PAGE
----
4

How much do Canadians think they should tip?

Is 10 per cent enough? 15? Does it depend on the service? Tipping advice from the people it affects the most.


 

The job of a restaurant server isn’t easy — bringing food, drinks and smiles. So how do we thank them? We tip. But how much should you tip? We asked 1,500 Canadians to chime in on what they leave for good service.

We found that the majority — 54 per cent — of those surveyed think you should tip 11 to 15 per cent. Another 20 per cent are willing to give 16 to 19 per cent to servers; and 18 per cent of respondents said they left 10 per cent or less. Eight per cent of those surveyed are more generous, saying that tipping 20 to 24 per cent is the way to go.

What do the people getting your tips have to say about that? We asked four servers across the country on what they think is the right number.

Caitlin McCarthy, Regina, Sask., pub server

Caitlin McCarthy

Caitlin McCarthy

“Customers should tip on the service they receive. If I only did an OK job, then 10 per cent. If you were happy with my service and you think I did a great job, or I made your night more enjoyable, then I would recommend 15 to 25 per cent. I would say in most situations, servers rely on their tips. It’s hard to save, pay bills or do anything making the minimum $10.72 an hour in Saskatchewan. People don’t realize that we have to tip out a percentage of what we earn to other staff members. So if I had no tables tip me all night, I have to dig into my own pocket to tip out the other staff members. People often blame the server if there’s something wrong with their food. The server didn’t make their meals, but they do have control over how they handle the situation and how to improve the customers’ night.”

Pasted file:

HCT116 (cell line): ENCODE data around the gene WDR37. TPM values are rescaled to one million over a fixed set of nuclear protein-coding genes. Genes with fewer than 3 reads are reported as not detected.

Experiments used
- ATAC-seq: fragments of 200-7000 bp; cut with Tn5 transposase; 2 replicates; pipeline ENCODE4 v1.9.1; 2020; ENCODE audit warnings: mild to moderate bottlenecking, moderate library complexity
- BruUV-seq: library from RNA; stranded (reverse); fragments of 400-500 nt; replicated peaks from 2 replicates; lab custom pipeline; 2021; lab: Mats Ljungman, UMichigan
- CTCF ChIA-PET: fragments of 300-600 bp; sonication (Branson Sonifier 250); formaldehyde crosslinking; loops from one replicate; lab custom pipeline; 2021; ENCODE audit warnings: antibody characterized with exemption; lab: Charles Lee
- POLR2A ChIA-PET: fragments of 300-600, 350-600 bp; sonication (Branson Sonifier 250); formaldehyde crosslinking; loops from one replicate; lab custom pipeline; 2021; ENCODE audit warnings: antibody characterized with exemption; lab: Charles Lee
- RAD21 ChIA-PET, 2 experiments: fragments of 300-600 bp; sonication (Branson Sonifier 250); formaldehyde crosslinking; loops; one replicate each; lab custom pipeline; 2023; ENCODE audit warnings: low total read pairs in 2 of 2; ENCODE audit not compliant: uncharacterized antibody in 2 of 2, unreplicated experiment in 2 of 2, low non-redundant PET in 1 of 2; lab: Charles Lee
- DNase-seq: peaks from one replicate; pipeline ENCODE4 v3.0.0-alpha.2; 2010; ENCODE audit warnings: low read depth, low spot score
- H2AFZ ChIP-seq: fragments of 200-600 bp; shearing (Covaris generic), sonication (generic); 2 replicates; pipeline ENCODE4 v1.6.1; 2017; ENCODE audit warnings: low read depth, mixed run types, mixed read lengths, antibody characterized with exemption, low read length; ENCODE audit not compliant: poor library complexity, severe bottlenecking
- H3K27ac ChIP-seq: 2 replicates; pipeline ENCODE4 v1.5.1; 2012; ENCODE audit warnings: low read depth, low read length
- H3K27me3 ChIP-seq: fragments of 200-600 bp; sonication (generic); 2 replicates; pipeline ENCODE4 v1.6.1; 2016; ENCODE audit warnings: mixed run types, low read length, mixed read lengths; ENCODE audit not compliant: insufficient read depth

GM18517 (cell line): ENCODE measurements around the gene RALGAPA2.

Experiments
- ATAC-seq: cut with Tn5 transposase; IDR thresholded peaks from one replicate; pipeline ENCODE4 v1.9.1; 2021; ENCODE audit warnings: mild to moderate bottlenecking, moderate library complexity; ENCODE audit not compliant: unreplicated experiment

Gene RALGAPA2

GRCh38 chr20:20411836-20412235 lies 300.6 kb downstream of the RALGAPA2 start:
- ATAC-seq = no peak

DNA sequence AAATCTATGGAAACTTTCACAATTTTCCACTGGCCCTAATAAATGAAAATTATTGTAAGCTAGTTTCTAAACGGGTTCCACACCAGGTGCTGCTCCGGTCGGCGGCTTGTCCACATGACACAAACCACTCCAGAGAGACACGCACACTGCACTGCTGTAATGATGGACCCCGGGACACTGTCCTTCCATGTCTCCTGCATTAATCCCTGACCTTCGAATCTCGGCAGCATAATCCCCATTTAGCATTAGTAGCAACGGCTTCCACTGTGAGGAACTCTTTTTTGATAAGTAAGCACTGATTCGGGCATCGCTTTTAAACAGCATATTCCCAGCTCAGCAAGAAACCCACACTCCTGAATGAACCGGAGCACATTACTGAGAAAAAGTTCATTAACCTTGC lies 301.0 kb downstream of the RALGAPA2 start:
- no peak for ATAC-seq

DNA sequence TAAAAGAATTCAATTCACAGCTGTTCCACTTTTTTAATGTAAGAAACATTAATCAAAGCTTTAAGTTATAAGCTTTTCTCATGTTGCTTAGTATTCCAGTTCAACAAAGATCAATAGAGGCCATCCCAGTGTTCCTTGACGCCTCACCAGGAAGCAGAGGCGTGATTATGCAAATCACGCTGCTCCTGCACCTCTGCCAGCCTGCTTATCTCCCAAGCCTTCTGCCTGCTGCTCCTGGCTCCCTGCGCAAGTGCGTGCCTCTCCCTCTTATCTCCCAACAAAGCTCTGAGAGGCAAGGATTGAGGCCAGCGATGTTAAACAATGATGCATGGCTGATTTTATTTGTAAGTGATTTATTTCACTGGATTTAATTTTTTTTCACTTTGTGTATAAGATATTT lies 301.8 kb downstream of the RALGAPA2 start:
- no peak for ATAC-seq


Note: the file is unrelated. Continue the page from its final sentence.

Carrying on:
Drishti Thakkar, Toronto, Ont., barista

Drishti Thakkar

Drishti Thakkar

“Usually, customers just tip the change we return to them. Some regular customers tip about a dollar per purchase. I would recommend that customers tip if we’ve made a difference in their day. Our priority is to ensure that customers leave our store satisfied. Tipping is one way  to tell us that we’ve done a good job.”

 

 

Sara Russell-Brown, London, Ont., pub server

Sara Russell-Brown

Sara Russell-Brown

“On a good night, customers tip anywhere between 10 to 15 per cent. My tips have gone to different things over the years. When I first started serving, they went to pay my tuition, then it was travelling. Now, they often go to bills. The legislation that makes employers unable to take any tips from servers is very beneficial — I’ve heard horror stories from other servers at different establishments. For myself, I do the work that needs to be done and give the best service I can. Some nights are more challenging than others, but I feel I’ve earned what I’ve been paid.”

 

Iain Childerhose, Montreal, Que., barista

Iain Childerhose

Iain Childerhose